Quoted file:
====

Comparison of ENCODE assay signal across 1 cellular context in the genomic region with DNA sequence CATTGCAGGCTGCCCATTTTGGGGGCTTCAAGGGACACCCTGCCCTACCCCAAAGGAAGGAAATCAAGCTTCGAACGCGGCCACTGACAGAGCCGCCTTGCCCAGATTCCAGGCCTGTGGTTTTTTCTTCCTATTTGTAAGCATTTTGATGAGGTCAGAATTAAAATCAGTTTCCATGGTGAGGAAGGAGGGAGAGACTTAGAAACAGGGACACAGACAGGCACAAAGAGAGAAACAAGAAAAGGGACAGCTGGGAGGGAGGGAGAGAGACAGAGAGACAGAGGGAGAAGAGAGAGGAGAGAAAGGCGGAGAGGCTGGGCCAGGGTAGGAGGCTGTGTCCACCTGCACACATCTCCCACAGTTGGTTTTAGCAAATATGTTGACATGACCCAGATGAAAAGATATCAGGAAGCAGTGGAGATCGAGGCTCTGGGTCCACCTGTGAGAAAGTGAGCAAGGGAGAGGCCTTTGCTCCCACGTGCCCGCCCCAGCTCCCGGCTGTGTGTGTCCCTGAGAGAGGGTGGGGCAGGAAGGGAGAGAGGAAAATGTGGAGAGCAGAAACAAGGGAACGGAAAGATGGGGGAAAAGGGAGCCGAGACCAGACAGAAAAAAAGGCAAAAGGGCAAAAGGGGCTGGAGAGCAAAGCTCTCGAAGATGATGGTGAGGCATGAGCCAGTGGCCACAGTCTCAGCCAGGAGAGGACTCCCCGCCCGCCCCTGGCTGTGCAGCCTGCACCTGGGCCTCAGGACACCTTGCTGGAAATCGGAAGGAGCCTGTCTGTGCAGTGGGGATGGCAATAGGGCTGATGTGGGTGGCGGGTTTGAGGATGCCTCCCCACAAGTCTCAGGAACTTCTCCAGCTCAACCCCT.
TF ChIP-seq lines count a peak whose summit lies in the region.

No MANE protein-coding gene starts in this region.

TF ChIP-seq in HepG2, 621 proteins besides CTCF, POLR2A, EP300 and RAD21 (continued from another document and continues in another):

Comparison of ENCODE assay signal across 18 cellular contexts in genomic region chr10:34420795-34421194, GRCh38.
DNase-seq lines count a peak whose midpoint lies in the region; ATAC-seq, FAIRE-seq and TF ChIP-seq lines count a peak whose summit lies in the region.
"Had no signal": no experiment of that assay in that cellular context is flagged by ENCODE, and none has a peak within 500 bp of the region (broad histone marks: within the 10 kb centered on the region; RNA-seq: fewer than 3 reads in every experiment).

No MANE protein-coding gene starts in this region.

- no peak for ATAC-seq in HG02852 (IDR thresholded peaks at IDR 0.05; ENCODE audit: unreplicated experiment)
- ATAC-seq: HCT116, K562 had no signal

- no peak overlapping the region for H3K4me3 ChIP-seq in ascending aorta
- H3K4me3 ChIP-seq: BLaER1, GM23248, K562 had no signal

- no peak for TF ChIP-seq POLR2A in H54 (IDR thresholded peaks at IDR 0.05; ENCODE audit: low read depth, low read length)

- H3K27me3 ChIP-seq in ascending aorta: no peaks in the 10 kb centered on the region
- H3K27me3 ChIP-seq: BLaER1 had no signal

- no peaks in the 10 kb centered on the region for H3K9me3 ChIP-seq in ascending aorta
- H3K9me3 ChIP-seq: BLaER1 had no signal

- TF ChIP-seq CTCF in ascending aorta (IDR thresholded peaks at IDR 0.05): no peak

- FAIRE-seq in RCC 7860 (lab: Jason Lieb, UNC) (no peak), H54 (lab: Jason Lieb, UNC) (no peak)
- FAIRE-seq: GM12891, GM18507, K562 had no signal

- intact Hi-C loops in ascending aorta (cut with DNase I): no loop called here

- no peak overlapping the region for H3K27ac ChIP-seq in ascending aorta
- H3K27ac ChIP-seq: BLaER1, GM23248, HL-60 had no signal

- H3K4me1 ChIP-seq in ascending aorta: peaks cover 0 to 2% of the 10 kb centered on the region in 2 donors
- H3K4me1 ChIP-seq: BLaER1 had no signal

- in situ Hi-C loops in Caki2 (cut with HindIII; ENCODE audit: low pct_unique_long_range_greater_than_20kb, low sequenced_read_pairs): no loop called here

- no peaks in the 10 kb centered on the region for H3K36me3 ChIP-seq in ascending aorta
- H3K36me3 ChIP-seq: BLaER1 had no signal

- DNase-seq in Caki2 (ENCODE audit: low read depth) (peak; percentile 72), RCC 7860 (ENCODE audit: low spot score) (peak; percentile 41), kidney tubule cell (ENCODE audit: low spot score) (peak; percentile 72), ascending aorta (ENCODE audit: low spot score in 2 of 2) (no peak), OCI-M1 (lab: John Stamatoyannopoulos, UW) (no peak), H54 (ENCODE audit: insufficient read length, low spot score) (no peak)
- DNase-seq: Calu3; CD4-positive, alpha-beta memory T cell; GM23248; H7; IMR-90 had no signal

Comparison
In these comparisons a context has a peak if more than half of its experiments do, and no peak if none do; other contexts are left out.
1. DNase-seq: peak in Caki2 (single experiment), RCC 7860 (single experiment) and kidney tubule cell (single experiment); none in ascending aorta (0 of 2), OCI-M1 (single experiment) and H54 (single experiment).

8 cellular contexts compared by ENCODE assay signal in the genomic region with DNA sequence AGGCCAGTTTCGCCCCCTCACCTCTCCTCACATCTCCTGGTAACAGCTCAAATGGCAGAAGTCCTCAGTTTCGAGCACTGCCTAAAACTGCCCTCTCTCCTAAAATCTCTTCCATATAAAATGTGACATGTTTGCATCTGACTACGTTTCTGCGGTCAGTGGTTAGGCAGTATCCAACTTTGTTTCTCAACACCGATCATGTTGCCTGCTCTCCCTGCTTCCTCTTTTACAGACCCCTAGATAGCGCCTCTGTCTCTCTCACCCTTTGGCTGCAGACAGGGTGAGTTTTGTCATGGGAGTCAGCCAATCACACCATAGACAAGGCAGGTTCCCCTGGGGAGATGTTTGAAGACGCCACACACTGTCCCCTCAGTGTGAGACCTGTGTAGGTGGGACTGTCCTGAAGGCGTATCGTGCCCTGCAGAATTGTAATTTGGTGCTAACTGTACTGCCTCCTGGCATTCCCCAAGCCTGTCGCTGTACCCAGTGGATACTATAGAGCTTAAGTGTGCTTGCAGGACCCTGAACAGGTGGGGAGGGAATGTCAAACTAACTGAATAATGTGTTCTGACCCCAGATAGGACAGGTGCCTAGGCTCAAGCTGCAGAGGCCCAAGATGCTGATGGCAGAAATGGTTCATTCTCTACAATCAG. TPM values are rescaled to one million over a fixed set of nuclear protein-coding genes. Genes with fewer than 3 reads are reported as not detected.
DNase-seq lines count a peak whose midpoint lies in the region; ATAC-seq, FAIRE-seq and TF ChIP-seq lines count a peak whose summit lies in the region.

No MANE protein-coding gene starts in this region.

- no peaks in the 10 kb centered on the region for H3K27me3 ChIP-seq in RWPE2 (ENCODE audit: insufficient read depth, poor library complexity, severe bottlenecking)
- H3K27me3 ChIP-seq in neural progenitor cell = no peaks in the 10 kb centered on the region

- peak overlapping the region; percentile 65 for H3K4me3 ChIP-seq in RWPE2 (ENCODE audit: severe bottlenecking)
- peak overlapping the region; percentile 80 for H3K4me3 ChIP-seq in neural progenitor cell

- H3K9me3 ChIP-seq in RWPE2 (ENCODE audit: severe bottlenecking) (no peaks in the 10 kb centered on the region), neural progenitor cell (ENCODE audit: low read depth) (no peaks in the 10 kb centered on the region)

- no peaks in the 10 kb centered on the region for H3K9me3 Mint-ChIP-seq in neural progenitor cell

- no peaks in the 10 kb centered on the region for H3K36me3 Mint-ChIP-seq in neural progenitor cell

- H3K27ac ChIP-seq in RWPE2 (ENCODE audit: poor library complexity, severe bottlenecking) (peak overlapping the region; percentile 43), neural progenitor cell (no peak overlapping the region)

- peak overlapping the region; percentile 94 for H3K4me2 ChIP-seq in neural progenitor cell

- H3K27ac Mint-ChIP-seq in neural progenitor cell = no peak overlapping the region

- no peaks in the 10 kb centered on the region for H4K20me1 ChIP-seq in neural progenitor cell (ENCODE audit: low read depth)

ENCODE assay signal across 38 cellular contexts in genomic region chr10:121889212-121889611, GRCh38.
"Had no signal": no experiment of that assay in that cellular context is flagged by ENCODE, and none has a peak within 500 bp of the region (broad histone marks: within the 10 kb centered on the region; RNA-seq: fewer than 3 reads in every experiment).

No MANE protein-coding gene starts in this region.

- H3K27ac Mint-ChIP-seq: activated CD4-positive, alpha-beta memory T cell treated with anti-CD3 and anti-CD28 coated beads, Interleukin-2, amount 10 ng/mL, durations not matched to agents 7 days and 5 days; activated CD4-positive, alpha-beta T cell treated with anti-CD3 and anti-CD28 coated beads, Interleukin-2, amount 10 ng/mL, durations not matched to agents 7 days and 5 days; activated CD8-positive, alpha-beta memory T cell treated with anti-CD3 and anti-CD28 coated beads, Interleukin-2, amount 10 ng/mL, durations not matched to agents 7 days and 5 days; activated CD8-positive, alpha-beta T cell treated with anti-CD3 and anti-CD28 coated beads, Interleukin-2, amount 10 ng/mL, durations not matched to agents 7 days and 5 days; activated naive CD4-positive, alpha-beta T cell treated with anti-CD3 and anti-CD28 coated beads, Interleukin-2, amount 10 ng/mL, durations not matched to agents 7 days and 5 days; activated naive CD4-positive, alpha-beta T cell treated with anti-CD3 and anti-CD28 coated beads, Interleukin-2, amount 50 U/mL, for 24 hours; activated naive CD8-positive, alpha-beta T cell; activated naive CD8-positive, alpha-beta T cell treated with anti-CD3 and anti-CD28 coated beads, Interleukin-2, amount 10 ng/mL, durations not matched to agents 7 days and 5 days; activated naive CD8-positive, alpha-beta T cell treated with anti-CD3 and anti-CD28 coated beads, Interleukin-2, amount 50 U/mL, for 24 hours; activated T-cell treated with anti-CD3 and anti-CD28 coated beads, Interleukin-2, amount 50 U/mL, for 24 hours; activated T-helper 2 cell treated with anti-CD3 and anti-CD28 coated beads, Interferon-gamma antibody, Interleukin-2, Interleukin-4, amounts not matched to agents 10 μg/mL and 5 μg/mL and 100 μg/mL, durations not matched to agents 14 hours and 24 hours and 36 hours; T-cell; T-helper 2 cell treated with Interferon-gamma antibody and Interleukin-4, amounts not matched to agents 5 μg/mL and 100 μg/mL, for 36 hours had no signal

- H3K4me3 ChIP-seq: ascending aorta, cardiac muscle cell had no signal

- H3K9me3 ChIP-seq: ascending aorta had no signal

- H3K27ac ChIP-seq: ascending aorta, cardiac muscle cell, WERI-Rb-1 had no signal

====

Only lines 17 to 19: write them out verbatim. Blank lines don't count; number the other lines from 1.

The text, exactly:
- H3K9me3 ChIP-seq: BLaER1 had no signal

- TF ChIP-seq CTCF in ascending aorta (IDR thresholded peaks at IDR 0.05): no peak

- FAIRE-seq in RCC 7860 (lab: Jason Lieb, UNC) (no peak), H54 (lab: Jason Lieb, UNC) (no peak)